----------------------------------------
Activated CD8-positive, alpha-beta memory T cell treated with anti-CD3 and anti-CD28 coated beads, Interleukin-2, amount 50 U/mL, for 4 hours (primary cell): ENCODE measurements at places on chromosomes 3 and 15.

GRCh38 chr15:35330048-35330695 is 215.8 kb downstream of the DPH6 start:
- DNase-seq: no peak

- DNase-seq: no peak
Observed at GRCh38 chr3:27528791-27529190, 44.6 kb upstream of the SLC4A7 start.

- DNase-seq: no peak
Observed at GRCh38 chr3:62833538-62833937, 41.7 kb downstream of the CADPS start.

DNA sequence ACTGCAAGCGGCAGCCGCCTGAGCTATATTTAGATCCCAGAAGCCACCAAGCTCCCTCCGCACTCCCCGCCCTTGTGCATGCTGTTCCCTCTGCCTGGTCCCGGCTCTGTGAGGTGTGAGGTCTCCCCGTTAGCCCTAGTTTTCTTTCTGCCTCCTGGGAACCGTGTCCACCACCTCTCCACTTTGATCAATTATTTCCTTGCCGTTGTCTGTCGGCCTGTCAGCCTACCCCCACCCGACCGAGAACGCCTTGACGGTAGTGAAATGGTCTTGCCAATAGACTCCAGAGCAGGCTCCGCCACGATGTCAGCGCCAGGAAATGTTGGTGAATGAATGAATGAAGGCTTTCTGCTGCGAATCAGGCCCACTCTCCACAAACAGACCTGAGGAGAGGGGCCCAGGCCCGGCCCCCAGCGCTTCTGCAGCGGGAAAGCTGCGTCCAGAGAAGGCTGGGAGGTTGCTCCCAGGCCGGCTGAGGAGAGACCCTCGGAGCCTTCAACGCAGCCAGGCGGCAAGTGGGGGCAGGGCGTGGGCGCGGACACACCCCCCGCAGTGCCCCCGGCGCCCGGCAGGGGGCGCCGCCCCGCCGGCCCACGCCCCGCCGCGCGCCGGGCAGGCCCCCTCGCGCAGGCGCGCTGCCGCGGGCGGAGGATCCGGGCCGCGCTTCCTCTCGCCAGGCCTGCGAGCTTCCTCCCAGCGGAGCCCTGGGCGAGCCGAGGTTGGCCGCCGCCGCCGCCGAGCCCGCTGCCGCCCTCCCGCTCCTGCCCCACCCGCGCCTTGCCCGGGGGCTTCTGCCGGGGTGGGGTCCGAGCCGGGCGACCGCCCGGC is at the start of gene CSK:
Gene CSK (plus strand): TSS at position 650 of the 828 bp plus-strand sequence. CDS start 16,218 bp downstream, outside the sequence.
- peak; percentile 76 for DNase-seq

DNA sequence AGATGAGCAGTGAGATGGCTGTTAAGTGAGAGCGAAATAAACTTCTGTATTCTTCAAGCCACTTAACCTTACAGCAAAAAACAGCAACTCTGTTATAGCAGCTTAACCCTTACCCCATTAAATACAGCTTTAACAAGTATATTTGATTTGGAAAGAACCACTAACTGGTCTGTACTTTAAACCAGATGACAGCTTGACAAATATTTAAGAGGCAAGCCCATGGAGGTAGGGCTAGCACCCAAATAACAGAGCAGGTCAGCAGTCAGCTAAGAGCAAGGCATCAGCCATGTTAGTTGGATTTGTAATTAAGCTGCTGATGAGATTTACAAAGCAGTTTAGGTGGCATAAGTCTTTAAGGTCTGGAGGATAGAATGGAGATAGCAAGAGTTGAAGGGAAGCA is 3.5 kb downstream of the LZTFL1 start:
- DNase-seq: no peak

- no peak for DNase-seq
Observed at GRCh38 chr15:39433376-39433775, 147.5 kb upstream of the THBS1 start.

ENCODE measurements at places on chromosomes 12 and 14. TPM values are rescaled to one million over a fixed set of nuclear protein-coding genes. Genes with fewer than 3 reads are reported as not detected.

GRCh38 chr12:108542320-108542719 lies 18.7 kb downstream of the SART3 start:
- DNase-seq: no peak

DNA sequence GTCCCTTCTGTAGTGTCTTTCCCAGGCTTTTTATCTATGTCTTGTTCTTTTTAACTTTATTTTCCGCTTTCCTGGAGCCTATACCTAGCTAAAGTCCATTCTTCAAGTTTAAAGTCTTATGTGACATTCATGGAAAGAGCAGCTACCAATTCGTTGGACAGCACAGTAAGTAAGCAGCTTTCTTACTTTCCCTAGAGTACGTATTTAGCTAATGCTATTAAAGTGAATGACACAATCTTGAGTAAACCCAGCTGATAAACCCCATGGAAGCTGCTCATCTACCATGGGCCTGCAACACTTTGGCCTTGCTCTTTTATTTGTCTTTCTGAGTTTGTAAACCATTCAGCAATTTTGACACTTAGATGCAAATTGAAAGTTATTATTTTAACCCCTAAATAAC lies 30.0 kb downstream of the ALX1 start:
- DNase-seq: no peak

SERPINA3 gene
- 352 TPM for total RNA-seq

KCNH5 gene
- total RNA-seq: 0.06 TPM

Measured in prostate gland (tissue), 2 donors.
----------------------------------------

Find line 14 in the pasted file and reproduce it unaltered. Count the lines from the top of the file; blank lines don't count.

Observed at GRCh38 chr15:39433376-39433775, 147.5 kb upstream of the THBS1 start.